© All rights reserved Hwang and Johnson and/or HFES
Johnson, Peter W. and Cui, Ling (2010): Postural benefits for children and adults when using the mouse next to a small keyboard. In: Proceedings of the Human Factors and Ergonomics Society 54th Annual Meeting 2010. pp. 1794-1796.
Studies have shown that there are adverse performance and postural impacts when children use standard, adult-sized computer mice; however, the impact of children using adult-sized keyboards has been less rigorously evaluated. The aim of this study was to investigate whether there were any postural and performance differences when children and adults used the mouse next to a standard 104 key keyboard with a numeric keypad compared to a small, more compact keyboard without a numeric keypad. A total of 42 subjects, including 28 adults and 14 children between the ages 6-8 participated in the study. Subjects were asked to perform a series of standardized point-and-click tasks using a standard-sized mouse with both the standard and small keyboard. During mouse operation arm abduction and forearm rotation were measured using overhead photographs, and mouse performance was characterized by measuring movement times and the time it took to press-and-release (click) the left mouse button. Compared to the standard keyboard, both children and adults had less arm abduction (p < 0.10) and external rotation of the forearm (p < 0.05) when using the mouse next to the small keyboard. When comparing children to adults, children worked with significantly more arm abduction with both keyboards; however there were no significant differences between children and adults in internal and external rotation of the forearm. When comparing performance, children took almost twice as long to move the mouse between targets (p < 0.05) and were slightly faster when operating the mouse next to the small keyboard. In addition, compared to adults, it took children twice as long to press and release the mouse button. The study findings indicate that children would benefit from a postural standpoint if computer manufacturers sold, and schools and parents purchased, computers with smaller keyboards. The two-fold difference between children and adults in the time it took actuate the mouse button indicate that mouse button activation forces may need to be lower for children.
© All rights reserved Johnson and Cui and/or HFES
Morelli, Donald L., Johnson, Peter W., Reddell, Cheryl R. and Lau, Patricia (1995): User Preferences between Keyboards While Performing "Real" Work: A Comparison of. In: Proceedings of the Human Factors and Ergonomics Society 39th Annual Meeting 1995. pp. 361-365.
The proliferation of varying computer keyboard designs may pose problems to those who specify, purchase and ultimately use such devices. Are any of them "best" for my work? Will actual users derive any benefit from them? To assist in addressing such issues, we explored an approach to determining if any of three "alternative" keyboards provided a benefit to employees by increasing user comfort. A total of 34 employees participated in this study, each using an "alternative" keyboard for one week at a time while performing their actual work. After using each keyboard, including their standard "101" keyboard, subjects completed a questionnaire of seven psychophysical measures relating to the comfort and use of the keyboard. Questionnaire responses were tabulated and a Repeated Measures Analysis of Variance conducted. Statistically significant differences were found among and between the four keyboards on four of the seven psychophysical measures. Overall results showed little differences in user assessments between three of the keyboards, with the fourth keyboard assessed less favorably when significant differences were found. The results suggest that user assessments can produce significant results between keyboards, and that no one "best" keyboard exists for any given set of tasks and group of users.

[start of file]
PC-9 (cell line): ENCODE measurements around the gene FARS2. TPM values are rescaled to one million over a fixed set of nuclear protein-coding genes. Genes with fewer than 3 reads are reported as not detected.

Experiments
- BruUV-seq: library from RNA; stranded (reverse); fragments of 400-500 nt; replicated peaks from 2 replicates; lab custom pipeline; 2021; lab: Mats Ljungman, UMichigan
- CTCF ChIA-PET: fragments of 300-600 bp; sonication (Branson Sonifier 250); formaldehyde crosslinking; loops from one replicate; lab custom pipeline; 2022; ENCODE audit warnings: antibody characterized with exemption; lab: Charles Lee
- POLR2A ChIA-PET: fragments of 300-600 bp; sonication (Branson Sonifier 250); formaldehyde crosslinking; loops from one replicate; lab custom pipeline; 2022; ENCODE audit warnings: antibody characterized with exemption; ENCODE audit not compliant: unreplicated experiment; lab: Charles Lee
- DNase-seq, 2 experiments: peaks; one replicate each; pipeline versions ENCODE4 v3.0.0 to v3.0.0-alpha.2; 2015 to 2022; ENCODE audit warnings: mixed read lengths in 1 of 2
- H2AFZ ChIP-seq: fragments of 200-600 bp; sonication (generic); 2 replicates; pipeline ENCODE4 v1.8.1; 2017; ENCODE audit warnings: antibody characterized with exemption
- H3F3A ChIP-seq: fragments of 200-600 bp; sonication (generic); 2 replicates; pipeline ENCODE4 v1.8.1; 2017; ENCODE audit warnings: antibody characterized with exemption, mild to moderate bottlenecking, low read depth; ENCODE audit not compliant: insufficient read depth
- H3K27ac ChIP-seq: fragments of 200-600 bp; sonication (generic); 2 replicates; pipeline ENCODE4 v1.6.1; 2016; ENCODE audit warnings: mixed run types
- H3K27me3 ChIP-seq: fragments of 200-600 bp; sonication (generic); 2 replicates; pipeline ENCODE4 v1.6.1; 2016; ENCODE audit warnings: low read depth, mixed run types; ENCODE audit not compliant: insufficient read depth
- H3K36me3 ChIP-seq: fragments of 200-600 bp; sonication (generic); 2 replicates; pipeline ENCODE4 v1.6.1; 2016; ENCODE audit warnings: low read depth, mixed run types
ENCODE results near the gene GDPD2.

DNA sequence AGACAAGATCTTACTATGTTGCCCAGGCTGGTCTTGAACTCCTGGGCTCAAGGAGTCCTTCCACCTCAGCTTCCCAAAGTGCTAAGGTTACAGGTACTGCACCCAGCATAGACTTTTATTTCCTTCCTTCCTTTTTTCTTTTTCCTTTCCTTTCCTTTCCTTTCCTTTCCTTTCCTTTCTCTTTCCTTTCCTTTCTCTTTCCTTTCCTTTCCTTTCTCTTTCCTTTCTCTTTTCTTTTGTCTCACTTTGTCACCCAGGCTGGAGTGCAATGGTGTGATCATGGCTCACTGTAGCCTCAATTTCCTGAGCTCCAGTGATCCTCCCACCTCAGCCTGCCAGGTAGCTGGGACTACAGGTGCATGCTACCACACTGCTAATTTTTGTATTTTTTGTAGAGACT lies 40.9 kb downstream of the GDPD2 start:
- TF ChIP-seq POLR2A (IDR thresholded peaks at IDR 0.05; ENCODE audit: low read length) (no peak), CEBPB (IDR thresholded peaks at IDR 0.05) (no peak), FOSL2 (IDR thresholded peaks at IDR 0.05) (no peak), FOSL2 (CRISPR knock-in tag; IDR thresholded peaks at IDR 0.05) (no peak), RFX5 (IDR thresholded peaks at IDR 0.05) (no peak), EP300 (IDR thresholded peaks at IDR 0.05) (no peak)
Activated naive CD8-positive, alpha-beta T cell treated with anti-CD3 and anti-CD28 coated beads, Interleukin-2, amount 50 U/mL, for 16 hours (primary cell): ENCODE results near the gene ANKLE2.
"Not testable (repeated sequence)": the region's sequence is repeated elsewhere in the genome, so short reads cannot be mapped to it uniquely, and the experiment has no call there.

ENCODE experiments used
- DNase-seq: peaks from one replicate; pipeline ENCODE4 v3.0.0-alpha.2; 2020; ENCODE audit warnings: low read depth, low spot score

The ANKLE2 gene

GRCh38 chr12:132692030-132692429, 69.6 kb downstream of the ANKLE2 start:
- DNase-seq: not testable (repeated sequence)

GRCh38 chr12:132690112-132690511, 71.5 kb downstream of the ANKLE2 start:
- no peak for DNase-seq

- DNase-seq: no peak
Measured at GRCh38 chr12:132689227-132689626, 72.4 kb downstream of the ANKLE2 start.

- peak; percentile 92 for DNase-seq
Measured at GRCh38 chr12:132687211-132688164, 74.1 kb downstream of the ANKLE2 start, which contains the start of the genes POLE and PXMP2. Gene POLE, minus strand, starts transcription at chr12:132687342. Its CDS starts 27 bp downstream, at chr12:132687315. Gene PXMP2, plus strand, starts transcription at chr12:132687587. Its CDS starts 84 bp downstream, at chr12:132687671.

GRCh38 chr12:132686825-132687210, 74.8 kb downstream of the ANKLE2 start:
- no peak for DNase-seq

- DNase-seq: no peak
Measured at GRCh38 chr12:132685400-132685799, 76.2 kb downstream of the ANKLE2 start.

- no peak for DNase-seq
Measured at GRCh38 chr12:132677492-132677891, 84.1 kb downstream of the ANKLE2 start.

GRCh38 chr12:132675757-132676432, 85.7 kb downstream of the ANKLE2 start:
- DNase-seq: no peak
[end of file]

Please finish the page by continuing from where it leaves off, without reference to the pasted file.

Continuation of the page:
© All rights reserved Morelli et al. and/or Human Factors Society
Grant, Katharyn A., Galinsky, Traci L. and Johnson, Peter W. (1993): Use of the Actigraph for Objective Quantification of Hand/Wrist Activity in Repetitive Work. In: Proceedings of the Human Factors and Ergonomics Society 37th Annual Meeting 1993. pp. 720-724.
Valid and reliable measures of hand/wrist activity are needed to address the relationship between work tasks and the development of upper extremity musculoskeletal disorders. The utility of the actigraph for measuring wrist activity in manual work was examined in this study. Ten grocery cashiers and four non-cashier retail workers wore actigraph monitors on both wrists and the left ankle during their normal work activities. Work activities were periodically observed and recorded on videotape. Data recorded by the actigraphs were matched against observational data. The results indicated that actigraphy was effective in detecting significant work-related variations in physical activity in the three limbs studied. Compared to traditional observational procedures, actigraphy represents a cost-effective approach for obtaining objective and quantitative information about the intensity and duration of work over long time periods. Traditional observational procedures, however, are necessary to provide additional information needed for a complete job analysis (e.g., postural data). Continuous activity recordings can be used in conjunction with sampling protocols to examine the relationship between work-related physical activities and musculoskeletal trauma.
© All rights reserved Grant et al. and/or Human Factors Society